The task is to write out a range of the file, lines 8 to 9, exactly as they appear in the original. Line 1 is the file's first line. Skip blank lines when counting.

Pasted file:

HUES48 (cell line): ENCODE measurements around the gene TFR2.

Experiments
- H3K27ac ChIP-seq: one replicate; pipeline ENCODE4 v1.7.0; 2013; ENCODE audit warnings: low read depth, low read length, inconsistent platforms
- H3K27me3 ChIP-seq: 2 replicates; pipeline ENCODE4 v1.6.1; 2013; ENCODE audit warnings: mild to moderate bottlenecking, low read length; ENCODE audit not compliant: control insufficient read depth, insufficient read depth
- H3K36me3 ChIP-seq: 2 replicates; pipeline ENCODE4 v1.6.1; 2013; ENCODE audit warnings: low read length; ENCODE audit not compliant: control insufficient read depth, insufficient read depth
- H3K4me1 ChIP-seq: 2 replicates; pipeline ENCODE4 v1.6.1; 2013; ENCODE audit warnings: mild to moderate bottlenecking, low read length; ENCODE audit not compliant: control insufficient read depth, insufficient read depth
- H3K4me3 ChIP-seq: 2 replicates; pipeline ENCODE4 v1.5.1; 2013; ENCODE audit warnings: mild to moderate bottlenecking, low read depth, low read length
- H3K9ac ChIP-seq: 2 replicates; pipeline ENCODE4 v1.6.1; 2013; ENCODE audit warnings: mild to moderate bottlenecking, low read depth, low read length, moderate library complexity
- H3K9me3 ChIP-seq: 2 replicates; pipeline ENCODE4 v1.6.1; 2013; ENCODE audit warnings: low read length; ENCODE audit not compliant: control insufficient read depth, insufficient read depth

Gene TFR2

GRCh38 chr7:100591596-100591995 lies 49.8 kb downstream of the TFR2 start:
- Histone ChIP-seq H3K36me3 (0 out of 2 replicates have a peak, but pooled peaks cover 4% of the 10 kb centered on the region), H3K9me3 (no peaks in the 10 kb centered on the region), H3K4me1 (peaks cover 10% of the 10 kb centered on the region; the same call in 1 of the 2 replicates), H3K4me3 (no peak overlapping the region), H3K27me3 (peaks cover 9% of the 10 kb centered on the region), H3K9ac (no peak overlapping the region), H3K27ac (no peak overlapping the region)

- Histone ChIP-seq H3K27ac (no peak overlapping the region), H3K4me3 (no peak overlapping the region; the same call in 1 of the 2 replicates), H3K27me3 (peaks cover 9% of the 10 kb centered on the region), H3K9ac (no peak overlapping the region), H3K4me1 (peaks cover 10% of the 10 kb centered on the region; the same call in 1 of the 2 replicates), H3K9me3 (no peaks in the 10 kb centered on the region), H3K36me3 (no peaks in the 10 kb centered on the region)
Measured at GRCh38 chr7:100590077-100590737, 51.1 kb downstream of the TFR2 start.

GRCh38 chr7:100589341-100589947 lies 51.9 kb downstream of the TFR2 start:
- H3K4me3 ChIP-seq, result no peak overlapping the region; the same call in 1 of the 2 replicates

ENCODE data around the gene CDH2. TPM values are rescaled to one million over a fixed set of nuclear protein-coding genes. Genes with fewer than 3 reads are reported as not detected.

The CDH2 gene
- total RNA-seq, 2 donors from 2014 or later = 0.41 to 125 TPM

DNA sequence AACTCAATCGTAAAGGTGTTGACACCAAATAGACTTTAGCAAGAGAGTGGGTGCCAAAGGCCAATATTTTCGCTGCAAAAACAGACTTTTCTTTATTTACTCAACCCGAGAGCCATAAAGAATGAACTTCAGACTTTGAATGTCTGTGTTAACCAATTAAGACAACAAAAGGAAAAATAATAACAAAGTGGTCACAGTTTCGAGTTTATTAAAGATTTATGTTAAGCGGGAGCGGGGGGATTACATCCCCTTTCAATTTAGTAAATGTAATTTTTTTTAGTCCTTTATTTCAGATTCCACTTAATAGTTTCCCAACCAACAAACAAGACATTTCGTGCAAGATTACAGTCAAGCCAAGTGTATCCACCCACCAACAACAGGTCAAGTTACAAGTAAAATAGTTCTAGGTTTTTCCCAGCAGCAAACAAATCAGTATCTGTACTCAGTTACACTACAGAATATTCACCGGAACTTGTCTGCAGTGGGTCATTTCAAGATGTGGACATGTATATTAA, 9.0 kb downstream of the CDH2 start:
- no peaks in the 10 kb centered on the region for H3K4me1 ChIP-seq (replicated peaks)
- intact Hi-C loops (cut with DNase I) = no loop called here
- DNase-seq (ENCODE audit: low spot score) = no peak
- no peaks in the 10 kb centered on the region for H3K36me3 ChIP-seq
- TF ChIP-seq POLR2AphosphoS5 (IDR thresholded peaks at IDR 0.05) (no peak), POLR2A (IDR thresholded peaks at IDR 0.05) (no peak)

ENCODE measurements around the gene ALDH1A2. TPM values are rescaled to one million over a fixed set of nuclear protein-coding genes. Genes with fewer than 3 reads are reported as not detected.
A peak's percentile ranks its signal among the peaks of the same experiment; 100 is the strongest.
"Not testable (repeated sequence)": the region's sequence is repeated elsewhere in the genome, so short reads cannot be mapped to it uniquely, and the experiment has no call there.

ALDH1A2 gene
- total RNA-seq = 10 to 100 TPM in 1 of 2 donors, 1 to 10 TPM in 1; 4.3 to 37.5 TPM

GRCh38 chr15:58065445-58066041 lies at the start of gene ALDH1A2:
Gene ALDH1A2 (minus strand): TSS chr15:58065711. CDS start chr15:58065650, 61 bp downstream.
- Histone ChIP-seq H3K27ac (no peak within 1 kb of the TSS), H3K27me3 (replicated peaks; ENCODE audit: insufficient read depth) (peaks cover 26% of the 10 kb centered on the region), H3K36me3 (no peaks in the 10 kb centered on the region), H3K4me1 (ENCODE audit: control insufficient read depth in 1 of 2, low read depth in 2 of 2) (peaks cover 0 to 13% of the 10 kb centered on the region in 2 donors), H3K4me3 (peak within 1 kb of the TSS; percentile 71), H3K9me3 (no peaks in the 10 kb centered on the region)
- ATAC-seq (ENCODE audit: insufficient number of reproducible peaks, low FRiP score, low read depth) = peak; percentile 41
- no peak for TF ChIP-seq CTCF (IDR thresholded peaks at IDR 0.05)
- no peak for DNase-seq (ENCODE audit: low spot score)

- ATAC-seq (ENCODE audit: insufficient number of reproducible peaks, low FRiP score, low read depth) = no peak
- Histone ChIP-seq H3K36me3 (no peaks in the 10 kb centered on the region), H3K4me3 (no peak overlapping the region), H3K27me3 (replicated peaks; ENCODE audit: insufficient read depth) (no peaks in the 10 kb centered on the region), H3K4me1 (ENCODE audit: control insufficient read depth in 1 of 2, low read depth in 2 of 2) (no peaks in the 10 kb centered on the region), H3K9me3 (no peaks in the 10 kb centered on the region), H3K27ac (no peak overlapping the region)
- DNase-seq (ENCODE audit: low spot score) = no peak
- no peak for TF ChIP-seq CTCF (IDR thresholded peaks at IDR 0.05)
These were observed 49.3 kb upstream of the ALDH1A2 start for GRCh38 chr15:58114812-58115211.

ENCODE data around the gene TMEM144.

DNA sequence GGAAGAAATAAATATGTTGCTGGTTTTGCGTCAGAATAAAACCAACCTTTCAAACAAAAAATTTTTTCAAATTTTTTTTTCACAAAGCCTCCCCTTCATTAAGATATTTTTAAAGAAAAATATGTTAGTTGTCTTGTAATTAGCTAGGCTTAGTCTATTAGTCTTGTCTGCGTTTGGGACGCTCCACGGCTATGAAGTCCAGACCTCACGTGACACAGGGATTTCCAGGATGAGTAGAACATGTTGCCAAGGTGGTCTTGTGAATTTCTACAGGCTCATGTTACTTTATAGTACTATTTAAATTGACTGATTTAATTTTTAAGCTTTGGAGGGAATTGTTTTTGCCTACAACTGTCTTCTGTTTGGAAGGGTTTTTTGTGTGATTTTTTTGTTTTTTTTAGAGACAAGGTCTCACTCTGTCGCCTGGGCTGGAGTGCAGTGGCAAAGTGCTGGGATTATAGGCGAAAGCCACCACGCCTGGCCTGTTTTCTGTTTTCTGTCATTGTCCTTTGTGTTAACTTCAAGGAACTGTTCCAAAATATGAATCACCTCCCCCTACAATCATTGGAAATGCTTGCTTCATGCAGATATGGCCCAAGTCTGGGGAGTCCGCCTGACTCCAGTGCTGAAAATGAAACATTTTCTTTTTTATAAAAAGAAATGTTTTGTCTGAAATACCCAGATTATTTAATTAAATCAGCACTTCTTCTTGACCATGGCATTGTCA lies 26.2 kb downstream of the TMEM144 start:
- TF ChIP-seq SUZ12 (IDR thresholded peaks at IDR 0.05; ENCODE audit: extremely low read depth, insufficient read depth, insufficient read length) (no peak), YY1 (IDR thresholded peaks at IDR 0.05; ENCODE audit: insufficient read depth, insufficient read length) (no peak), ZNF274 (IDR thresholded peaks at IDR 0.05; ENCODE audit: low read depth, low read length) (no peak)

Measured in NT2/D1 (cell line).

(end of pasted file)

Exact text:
- H3K9ac ChIP-seq: 2 replicates; pipeline ENCODE4 v1.6.1; 2013; ENCODE audit warnings: mild to moderate bottlenecking, low read depth, low read length, moderate library complexity
- H3K9me3 ChIP-seq: 2 replicates; pipeline ENCODE4 v1.6.1; 2013; ENCODE audit warnings: low read length; ENCODE audit not compliant: control insufficient read depth, insufficient read depth